Trading the 200-Day Is Effective, But Not Perfect

Using the 200-day moving average for trading is a good starting point, but you'll need to do more

Oct 26, 2015 at 9:38 AM
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Investing in stocks only when an index is above its 200-day moving average is about the simplest rule around. In the SPDR S&P 500 ETF Trust (SPY), for instance, it keeps you long something like two-thirds of the time, and would have captured almost the entirety of the gains since inception in 1993.

But it's also probably the slowest and most frustrating strategy around, if you're inclined to pay attention to your portfolio in any meaningful way. I bring this up because Friday marked SPY's first close above the 200-day since Aug. 19.

If you strictly adhered to the strategy, you would have gone all into cash on Aug. 20, at the end of a very ugly market day. SPY closed at $203.97, down 2.1%. As painful as selling into that felt that day, it sure looked good very quickly. All of two trading days later, SPY bottomed intraday at $182.40. Of course, that was really a bottom just on a quote, nothing anyone seems to have been able to actually buy. But even setting that aside, SPY closed at $189.50 that day.

And, of course, we revisited the lows a few weeks later. So, all in all, bailing out as the big number broke seemed like a wise idea. But alas, if you strictly adhered to the trade, you couldn't have bought anything until this past Friday. And, believe it or not, despite all the ugliness, the market is actually higher now than it was at the Aug. 20 close. In fact, it almost exactly made up the Aug. 20 loses in just over two months. Hard to believe.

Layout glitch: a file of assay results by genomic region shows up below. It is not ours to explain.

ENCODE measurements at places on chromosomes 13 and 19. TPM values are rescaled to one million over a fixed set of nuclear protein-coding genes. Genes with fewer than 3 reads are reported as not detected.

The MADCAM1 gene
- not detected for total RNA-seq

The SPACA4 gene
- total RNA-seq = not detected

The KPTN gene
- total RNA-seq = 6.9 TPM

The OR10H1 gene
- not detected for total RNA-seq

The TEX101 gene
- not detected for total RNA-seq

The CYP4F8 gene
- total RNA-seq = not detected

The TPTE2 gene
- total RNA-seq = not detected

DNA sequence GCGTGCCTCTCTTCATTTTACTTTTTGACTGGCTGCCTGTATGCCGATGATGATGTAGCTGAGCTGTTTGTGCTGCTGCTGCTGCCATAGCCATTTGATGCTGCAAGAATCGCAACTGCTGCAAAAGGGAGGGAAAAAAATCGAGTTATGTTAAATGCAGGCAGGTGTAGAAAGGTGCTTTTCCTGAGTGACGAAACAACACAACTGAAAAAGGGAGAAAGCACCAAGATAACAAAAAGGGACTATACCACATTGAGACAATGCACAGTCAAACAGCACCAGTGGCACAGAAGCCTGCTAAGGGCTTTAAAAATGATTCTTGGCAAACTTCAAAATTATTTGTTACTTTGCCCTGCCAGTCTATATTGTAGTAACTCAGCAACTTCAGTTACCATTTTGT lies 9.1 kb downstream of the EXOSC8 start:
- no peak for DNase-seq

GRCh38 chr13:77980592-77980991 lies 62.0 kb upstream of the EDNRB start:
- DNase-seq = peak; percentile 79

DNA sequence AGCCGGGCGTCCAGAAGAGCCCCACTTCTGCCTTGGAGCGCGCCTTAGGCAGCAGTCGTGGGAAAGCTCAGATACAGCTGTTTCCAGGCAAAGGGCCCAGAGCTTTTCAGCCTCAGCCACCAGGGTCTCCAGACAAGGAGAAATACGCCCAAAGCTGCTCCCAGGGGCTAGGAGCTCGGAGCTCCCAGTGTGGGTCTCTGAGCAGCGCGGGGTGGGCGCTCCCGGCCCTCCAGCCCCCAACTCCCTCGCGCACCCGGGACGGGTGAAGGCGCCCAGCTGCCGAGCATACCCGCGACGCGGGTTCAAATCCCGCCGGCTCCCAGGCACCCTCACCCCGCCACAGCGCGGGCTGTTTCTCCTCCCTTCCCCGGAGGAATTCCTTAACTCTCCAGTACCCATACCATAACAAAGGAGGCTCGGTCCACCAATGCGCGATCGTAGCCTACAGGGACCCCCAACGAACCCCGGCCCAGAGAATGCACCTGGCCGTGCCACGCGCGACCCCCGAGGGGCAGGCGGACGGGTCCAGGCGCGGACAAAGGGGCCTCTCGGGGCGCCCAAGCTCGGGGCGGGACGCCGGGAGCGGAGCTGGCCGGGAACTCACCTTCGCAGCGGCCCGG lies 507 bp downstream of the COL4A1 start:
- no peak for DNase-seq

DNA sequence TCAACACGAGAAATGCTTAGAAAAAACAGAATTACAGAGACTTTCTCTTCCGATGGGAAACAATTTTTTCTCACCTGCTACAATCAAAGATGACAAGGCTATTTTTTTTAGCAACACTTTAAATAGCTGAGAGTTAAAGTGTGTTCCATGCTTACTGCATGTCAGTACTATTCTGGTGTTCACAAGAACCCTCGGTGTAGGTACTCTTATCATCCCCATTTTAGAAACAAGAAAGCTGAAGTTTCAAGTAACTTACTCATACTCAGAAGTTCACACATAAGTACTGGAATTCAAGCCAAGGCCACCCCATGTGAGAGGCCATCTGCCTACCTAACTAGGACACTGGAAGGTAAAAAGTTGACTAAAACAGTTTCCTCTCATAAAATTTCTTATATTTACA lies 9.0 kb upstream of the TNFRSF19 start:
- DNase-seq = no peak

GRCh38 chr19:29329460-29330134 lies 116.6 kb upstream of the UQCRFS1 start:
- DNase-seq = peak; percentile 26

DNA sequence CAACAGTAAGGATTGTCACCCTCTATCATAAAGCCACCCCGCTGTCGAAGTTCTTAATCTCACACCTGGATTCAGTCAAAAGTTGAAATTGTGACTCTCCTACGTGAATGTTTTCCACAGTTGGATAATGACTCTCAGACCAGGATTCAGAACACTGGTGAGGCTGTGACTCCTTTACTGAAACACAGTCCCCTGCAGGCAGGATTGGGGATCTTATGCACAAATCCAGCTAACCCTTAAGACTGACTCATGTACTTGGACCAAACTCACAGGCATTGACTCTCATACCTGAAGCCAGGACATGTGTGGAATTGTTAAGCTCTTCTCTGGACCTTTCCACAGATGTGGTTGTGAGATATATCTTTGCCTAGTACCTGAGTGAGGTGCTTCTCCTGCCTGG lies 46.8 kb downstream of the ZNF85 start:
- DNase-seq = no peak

I do have a couple thoughts here. One is that the principle is still sound -- albeit overly simplistic, of course. The idea is to try to side-step long-term bear moves. The cost here is very low. If in fact we're off to the races again, all you did was lose 1.5% in return for not being exposed to what could have morphed into a selling spiral. Psychologically, it hurts, but financially, not so much.

Two is that you should never trade/invest with hard-and-fast rules. It's great to have disciplines and all, but at the end of the day -- unless you're blindly trusting some sort of algorithm -- you need to make decisions on the spot. And there are just too many shades of grey around. The best course, IMHO, is scaling, doing partial positions, etc. If you have a mind to adjust the portfolio, do it in pieces. And by that I mean not all in the same day. Dollar cost average, stuff like that. You never catch the top or bottom in full; let the guys on TV pretend they can do that. You do tend to get a reasonable price, though most trends don't move in one direction forever.

Disclaimer: Mr. Warner's opinions expressed above do not necessarily represent the views of Schaeffer's Investment Research


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